As DOOM’s release date closes in on us, the public was finally given a chance to get some hands-on time with the multiplayer (assuming they purchased a copy of Wolfenstein: The New Order or snagged a code through other means). Editor Andrew Reiner got some hands-on time with the single-player portion, and came away rather impressed with what he saw. So how does this slice of multiplayer stack up?
Well, it’s surprisingly complicated.
Have no fear, fans of Quake and Unreal Tournament fast-paced arena style combat. The multiplayer component for Doom is comparable to those, with players moving quickly around the map and blasting each other to pieces. Combat is immensely enjoyable, largely thanks to the weapon handling as well as the fun of zipping around entire maps in seconds. It feels like playing a genuine old-school first-person shooter instead of a competent homage to that era of games. People explode, sending rib cages and decapitated heads into the distance, while power-ups hover for you to grab, including a delightful one that lets you turn into a revenant, a powerful missile-toting demon capable of ripping through hordes of players.
The two modes available in the beta are team deathmatch and Warpath, which we've played and chatted about at length before. While team deathmatch is self-explanatory, Warpath is basically a variant of king of the hill where two teams vie for a control point, except that point is constantly moving on a track that runs through the map. Players have to fight over this glowing train to take it over and whatever team is in control of the path receives points with every passing second until the other team takes it back. Both modes are exciting and do a good job of serving as vessels for Doom’s brand of chaotic violence.
The two maps you can play in the beta, Heatwave and Infernal, are both classic arena style maps filled with nooks, crannies, and loops for players to use to their advantage. Heatwave is an industrial style level that has pits of hot slag that will melt players who aren’t careful with their jumps, while Infernal takes place in Hell and is filled with platforms hovering over an abyss. Of the two, I preferred my time with Heatwave because it offered more tactical positions to exploit against other players, but both maps are well designed and look gorgeous…in a gruesome, covered-in-entrails sort of way.
Basically everything that’s old school about Doom works. When the game tries to shoehorn new, aggressively non-DOOM elements into its multiplayer, then things get kind of annoying. For example, a variation of the loadout system from Call of Duty is here, forcing players to carry only two weapons during a match. Not only does this limit player freedom and downplay the possibility of enjoyable madness during matches, but nothing about it feels justified. It seems like a tacked-on limitation designed to tap into industry trends as does the multiplayer's hack consumables.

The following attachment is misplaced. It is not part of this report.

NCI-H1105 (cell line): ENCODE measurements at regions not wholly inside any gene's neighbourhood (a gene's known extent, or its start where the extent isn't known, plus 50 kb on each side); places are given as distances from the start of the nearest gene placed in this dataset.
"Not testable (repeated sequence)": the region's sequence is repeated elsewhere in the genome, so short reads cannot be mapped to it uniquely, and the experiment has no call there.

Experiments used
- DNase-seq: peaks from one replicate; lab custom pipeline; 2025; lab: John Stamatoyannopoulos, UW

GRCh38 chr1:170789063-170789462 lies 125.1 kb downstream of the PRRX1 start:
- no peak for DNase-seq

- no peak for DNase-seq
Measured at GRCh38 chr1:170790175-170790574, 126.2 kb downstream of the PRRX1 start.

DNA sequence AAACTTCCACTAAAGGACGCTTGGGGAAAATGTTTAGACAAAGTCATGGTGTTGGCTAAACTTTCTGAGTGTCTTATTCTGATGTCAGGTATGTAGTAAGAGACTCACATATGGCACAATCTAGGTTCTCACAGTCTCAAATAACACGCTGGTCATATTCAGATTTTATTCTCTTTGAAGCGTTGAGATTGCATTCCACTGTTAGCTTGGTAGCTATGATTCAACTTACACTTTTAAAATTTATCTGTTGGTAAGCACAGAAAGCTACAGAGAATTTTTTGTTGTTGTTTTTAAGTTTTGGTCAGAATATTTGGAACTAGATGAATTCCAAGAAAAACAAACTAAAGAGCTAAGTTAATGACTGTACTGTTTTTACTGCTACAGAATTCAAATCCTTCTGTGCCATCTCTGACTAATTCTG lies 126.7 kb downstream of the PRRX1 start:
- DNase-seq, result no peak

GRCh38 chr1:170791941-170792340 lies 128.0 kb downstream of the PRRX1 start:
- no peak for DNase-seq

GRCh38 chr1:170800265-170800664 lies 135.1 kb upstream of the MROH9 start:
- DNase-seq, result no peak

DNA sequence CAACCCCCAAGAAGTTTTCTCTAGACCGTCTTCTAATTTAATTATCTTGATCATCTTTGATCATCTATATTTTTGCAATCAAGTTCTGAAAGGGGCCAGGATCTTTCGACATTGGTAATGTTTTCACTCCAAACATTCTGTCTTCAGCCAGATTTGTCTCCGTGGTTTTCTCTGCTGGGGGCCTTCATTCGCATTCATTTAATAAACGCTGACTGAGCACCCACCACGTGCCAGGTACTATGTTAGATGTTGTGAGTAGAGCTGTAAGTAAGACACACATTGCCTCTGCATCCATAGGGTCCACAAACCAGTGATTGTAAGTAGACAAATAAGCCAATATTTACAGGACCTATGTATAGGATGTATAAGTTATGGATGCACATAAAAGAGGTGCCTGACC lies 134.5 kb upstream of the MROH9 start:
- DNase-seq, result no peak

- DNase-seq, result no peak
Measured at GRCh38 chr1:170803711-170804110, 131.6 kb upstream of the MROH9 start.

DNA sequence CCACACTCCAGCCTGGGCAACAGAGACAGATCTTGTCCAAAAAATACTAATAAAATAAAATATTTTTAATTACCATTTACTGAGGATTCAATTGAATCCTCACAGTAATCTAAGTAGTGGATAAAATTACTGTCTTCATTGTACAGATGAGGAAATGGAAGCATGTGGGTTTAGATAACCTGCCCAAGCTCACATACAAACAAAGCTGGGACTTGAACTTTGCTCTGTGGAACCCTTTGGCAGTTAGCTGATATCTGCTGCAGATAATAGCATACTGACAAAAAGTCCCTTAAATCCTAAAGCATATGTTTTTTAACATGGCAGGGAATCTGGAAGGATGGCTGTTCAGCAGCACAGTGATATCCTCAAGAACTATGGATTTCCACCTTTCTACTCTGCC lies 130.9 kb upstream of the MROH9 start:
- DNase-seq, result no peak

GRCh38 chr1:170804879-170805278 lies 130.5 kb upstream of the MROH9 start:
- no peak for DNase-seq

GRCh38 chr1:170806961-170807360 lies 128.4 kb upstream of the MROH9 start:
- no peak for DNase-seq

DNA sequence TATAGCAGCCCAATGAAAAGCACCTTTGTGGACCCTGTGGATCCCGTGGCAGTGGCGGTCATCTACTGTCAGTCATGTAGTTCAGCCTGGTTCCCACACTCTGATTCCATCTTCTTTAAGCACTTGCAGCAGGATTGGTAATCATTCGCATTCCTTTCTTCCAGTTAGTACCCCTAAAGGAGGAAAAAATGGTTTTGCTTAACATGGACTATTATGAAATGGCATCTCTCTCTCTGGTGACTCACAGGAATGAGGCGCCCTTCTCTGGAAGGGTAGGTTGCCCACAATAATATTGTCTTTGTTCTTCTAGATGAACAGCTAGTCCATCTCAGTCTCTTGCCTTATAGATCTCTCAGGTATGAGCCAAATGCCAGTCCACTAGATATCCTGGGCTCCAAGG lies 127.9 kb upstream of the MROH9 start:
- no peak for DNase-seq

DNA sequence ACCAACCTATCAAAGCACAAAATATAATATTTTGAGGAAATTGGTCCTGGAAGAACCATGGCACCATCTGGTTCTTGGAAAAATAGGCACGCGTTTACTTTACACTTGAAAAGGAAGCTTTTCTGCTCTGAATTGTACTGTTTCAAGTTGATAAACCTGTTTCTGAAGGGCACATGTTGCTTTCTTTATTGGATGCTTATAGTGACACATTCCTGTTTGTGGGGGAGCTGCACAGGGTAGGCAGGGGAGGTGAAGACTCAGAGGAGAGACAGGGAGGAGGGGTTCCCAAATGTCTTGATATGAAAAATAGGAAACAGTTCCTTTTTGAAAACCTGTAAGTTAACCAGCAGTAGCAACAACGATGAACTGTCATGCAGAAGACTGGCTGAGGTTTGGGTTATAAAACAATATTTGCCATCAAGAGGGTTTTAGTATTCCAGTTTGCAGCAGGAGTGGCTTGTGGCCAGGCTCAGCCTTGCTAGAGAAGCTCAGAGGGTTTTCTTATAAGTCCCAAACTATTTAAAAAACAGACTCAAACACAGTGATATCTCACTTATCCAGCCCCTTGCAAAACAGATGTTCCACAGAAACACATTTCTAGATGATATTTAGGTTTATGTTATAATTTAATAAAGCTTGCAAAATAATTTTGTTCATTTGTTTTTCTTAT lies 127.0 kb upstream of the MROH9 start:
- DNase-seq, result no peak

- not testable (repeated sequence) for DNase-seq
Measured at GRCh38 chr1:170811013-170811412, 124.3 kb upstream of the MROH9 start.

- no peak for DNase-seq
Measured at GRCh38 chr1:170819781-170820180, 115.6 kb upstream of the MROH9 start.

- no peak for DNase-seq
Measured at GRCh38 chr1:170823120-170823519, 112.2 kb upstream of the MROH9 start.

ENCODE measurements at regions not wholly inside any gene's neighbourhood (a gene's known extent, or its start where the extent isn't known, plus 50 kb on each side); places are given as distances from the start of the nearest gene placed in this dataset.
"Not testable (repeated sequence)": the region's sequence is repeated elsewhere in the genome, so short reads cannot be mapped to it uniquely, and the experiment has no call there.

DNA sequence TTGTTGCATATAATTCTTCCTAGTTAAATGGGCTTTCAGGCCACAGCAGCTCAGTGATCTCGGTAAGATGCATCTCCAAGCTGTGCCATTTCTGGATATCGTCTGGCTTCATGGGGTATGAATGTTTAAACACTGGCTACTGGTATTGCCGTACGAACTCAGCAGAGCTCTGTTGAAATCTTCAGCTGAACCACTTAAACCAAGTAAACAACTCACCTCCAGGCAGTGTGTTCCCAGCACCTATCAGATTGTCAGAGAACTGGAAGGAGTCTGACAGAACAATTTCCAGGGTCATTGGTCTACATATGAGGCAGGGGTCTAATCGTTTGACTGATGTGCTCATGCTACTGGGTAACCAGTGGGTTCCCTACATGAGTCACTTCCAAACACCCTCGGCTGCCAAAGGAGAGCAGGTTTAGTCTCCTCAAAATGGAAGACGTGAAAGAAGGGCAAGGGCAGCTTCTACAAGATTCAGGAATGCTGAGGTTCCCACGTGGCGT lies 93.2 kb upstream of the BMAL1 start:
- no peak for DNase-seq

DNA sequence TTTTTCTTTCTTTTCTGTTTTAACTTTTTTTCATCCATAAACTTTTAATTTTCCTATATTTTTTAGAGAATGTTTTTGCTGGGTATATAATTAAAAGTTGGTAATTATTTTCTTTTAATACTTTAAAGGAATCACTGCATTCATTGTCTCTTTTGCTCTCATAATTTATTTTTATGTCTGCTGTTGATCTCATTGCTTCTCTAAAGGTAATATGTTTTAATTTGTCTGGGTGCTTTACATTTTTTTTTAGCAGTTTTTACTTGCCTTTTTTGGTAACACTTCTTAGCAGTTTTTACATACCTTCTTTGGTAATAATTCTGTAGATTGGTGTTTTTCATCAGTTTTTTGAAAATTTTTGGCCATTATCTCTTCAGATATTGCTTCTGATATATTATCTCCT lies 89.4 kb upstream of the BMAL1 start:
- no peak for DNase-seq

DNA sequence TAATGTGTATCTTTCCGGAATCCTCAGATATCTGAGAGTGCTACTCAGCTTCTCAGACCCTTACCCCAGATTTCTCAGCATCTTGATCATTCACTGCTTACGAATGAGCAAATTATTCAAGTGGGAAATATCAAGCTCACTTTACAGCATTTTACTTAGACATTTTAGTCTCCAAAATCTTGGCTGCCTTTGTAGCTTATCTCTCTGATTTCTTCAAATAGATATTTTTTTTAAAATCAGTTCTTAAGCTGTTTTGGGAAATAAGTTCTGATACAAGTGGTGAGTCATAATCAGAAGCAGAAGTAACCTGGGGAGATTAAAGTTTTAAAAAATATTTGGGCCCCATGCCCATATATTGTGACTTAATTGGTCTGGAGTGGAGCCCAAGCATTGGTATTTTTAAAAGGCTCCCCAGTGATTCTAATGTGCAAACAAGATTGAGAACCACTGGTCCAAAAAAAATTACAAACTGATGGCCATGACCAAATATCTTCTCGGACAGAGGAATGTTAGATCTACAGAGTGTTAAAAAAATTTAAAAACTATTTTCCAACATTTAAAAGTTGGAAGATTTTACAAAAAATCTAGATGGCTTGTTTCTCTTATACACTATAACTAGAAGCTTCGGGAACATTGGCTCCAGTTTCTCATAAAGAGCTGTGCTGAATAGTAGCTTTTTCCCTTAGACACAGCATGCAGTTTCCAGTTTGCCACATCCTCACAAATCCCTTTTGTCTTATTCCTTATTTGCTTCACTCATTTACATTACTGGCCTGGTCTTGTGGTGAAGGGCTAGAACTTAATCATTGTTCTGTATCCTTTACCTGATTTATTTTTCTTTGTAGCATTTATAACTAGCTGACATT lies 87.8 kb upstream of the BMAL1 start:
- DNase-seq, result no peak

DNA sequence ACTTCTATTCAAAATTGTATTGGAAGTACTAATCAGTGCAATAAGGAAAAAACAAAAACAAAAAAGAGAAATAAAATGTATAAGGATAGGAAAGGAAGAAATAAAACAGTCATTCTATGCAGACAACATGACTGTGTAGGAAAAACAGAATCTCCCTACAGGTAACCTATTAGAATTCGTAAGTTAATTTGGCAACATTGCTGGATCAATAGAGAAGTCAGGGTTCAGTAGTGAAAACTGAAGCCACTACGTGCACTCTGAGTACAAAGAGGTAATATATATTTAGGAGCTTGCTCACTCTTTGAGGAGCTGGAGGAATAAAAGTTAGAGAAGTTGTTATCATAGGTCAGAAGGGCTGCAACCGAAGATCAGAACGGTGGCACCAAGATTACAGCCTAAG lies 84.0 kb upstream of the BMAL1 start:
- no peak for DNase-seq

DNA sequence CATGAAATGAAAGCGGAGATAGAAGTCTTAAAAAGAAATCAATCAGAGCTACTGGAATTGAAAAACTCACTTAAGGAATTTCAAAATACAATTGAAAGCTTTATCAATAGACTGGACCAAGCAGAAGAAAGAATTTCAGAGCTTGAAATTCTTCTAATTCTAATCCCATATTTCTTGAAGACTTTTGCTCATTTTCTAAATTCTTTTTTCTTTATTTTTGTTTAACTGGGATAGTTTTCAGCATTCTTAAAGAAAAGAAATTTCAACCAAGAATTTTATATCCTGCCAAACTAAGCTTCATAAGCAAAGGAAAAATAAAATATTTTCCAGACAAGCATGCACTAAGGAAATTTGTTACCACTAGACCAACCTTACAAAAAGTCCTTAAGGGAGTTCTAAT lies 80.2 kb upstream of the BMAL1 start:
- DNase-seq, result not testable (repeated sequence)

As you level up (yes, a progression system like the one from Call of Duty is here too) by playing matches and gaining experience, you unlock a plethora of items that run the gamut from being cosmetic tweaks to your armor to customizable loadouts to usable “hack modules” that let you briefly activate a special ability in a match. One hack highlights the last person who killed you, letting you see them through the map for a handful seconds, while others might let you find power-ups scattered across the map or see an opponent’s health bar. All of the hack modules in the beta feel superficial and didn’t really add anything to my experience other than something that cluttered my screen.
None of the cosmetic options for your armor and weapons, like color patterns or different armor parts, are particularly compelling or worth bothering with, especially when compared to the customization options in Call of Duty, Battlefield, and Halo. When I fiddled around with these systems the game felt like it was trying (and failing) to keep up with a new generation of shooters instead of being its own confident, exceptional experience.
Luckily, the tacked-on progression system is only a small portion of the multiplayer experience, with just a big enough presence to annoy but not enough to rob Doom of its frenzied and gory charms. After all, this is a beta. Content might come further down the line in the full release that makes that progression system more enticing.
As it stands now, Doom’s multiplayer is a good old-fashioned time that will likely delight fans of old-school first-person shooters; though, I can’t help but wish the multiplayer part of the game boldly embraced its roots more.
Doom is due out on May 13 for PlayStation 4, Xbox One, and PC. You can check out the rest of our coverage of DOOM in our hub for the game.